“Bam!” goes the banhammer.
On 7th January, Netflix officially became the global Internet TV network with its worldwide rollout. And with such a huge international expansion comes one very big problem – censorship – because operating around the world means accommodating a huge range of cultural norms and sensitivities.
We can see why censorship would prove to be difficult because Netflix doesn’t operate like a traditional broadcaster or TV network would. But it didn’t take long for Netflix to experience its first “road block” because it has just been blocked in Indonesia.
According to a WSJ report, the largest telecom in Indonesia, the state-owned PT Telekomunikasi Indonesia Tbk., known as Telkom, has started blocking Netflix in the country. Telkom raised 2 objections:
- Netflix does not have a permit to operate in Indonesia.
- Netflix’s content may be too violent or adult to meet the country’s censorship standards.
An Indonesian official suggested to WSJ that Netflix register itself as a foreign provider of Internet-based media and “self-censor” its content. Netflix dished out their defense and said that it has ratings guides and parental controls as ways for viewers to control what they watch.
The official also revealed that the Indonesian government would make a decision next month on whether to fully block Netflix, or to perhaps create a new regulation that would allow companies like Netflix to continue operating. Despite the Telkom ban, the official said Netflix would be allowed to otherwise continue for now.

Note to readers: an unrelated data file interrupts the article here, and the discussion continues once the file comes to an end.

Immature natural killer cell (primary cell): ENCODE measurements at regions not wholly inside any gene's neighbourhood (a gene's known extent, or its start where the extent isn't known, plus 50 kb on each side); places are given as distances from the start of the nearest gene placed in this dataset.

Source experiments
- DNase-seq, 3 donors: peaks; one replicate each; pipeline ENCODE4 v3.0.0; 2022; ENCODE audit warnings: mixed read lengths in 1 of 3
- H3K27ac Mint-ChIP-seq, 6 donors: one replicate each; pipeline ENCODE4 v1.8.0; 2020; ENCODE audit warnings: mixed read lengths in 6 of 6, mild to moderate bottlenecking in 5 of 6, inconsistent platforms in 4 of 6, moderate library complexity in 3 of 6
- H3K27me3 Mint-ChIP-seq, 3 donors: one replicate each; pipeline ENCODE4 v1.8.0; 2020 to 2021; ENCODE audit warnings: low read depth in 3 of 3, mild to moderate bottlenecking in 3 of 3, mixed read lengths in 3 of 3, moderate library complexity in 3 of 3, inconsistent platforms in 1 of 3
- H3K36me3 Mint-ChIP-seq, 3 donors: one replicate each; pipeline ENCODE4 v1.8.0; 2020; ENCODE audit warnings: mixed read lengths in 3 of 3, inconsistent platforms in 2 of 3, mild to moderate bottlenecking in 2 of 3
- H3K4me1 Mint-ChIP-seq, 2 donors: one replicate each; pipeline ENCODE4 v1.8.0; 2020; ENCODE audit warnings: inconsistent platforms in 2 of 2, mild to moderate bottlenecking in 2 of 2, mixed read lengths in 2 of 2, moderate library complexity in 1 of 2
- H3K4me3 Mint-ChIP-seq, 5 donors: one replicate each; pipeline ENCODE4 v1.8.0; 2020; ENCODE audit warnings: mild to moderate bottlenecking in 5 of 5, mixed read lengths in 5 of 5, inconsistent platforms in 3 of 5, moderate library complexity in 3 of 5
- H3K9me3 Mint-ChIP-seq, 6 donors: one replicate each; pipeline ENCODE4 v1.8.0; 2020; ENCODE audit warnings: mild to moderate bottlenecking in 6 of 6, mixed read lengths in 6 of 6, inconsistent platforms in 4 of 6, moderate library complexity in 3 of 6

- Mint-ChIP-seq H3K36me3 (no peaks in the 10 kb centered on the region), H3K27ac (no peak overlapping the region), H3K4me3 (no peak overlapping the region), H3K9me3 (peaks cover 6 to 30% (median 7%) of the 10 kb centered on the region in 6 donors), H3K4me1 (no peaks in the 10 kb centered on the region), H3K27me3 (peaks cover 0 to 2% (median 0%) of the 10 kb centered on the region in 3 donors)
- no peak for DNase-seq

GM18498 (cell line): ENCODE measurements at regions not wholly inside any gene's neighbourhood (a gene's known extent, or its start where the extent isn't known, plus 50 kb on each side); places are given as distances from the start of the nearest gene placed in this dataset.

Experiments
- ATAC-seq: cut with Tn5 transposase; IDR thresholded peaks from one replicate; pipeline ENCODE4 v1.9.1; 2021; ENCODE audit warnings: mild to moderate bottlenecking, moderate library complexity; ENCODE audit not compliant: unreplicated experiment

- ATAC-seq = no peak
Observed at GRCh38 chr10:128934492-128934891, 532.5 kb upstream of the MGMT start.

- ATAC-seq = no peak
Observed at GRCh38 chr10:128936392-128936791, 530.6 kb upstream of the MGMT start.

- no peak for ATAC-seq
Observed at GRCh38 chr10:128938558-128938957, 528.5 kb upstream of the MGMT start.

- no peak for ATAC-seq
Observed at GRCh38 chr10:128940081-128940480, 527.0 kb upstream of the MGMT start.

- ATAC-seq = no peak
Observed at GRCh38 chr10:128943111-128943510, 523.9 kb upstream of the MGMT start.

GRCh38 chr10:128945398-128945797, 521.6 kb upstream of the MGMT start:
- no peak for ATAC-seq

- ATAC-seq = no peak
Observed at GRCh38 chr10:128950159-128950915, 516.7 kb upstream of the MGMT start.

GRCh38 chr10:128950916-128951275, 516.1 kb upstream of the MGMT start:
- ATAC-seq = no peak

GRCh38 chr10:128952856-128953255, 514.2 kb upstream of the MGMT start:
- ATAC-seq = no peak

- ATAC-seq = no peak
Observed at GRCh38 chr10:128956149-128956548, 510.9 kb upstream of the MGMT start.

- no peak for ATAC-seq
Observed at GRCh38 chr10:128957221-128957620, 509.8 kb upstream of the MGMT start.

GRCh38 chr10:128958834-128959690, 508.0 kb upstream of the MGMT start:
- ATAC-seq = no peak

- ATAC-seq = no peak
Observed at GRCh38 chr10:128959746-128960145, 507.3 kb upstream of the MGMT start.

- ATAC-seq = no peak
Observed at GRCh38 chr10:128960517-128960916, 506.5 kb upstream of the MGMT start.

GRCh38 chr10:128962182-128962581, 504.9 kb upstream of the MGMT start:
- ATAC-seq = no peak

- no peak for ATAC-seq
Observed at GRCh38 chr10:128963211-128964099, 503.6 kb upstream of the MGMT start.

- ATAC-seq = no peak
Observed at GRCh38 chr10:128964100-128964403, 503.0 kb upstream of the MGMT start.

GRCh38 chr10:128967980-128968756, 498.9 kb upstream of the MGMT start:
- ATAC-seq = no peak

Regardless, this is one heck of a stumble and a significant one too as Indonesia is the world’s 4th most populous country. And it brings home what could possibly happen in Malaysia too.
Less than a week after Netflix was made available in Malaysia, MMO’s report quoted Minister of Communications and Multimedia Datuk Seri Dr Mohd Salleh Said Keruak as saying that Netflix’s movies and TV series will still have to comply with local regulator Malaysian Communications and Multimedia Commission (MCMC)’s content standards. Salleh added that the MCMC can take action against Netflix if it makes offensive content available in Malaysia and breaches the regulator’s content standards.
The MCMC is currently mulling a new provision under the Communications and Multimedia Act (CMA) 1998 to introduce licensing for over-the-top content application (OTT) providers like Netflix.
Let’s see how this one is gonna fly.